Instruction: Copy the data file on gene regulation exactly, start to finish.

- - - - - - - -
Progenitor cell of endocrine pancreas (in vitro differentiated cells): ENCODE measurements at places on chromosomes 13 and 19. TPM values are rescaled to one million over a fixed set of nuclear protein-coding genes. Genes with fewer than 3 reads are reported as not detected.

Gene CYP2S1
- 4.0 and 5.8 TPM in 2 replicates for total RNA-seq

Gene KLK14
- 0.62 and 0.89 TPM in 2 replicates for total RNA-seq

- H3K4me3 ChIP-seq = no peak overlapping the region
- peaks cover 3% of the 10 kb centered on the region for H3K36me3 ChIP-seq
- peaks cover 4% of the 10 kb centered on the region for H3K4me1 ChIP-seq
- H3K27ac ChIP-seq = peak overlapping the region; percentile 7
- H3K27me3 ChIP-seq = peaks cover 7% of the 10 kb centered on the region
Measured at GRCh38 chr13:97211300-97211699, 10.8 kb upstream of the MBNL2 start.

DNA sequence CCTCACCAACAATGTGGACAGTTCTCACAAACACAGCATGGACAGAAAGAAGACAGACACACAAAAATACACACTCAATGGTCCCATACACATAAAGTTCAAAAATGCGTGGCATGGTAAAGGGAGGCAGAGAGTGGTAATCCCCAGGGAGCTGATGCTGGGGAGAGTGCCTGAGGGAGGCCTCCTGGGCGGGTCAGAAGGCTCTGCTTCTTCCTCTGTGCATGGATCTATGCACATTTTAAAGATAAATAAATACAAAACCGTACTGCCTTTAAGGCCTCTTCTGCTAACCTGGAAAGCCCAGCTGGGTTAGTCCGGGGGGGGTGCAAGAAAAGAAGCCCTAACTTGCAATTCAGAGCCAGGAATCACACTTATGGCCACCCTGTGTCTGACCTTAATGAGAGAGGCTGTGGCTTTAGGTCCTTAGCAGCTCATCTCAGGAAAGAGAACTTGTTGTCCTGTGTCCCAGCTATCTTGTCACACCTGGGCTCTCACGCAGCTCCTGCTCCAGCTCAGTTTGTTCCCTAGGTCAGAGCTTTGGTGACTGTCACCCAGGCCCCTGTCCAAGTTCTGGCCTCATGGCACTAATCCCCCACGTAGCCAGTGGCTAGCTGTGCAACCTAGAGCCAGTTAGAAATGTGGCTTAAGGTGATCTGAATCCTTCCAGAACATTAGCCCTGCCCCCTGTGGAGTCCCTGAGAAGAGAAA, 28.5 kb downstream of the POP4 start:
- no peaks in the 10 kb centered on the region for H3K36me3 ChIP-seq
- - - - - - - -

Progenitor cell of endocrine pancreas (in vitro differentiated cells): ENCODE measurements at places on chromosomes 13 and 19. TPM values are rescaled to one million over a fixed set of nuclear protein-coding genes. Genes with fewer than 3 reads are reported as not detected.

Gene CYP2S1
- 4.0 and 5.8 TPM in 2 replicates for total RNA-seq

Gene KLK14
- 0.62 and 0.89 TPM in 2 replicates for total RNA-seq

- H3K4me3 ChIP-seq = no peak overlapping the region
- peaks cover 3% of the 10 kb centered on the region for H3K36me3 ChIP-seq
- peaks cover 4% of the 10 kb centered on the region for H3K4me1 ChIP-seq
- H3K27ac ChIP-seq = peak overlapping the region; percentile 7
- H3K27me3 ChIP-seq = peaks cover 7% of the 10 kb centered on the region
Measured at GRCh38 chr13:97211300-97211699, 10.8 kb upstream of the MBNL2 start.

DNA sequence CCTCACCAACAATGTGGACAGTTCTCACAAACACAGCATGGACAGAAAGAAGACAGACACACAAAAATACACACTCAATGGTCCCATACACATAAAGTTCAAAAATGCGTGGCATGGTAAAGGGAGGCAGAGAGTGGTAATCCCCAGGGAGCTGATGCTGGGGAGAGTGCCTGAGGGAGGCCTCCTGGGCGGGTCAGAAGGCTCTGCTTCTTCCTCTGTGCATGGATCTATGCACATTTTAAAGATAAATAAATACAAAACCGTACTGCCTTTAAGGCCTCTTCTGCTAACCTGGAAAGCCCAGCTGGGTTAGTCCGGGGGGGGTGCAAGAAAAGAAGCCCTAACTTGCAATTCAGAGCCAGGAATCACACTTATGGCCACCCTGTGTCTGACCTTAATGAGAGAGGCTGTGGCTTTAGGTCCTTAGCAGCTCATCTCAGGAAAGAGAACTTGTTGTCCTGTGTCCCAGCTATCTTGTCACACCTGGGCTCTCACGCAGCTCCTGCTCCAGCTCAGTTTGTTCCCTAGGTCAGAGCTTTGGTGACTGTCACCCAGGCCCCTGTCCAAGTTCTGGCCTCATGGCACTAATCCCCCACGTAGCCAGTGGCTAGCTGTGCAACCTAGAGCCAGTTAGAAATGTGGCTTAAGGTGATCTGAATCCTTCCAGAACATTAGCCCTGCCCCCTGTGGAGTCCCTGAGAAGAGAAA, 28.5 kb downstream of the POP4 start:
- no peaks in the 10 kb centered on the region for H3K36me3 ChIP-seq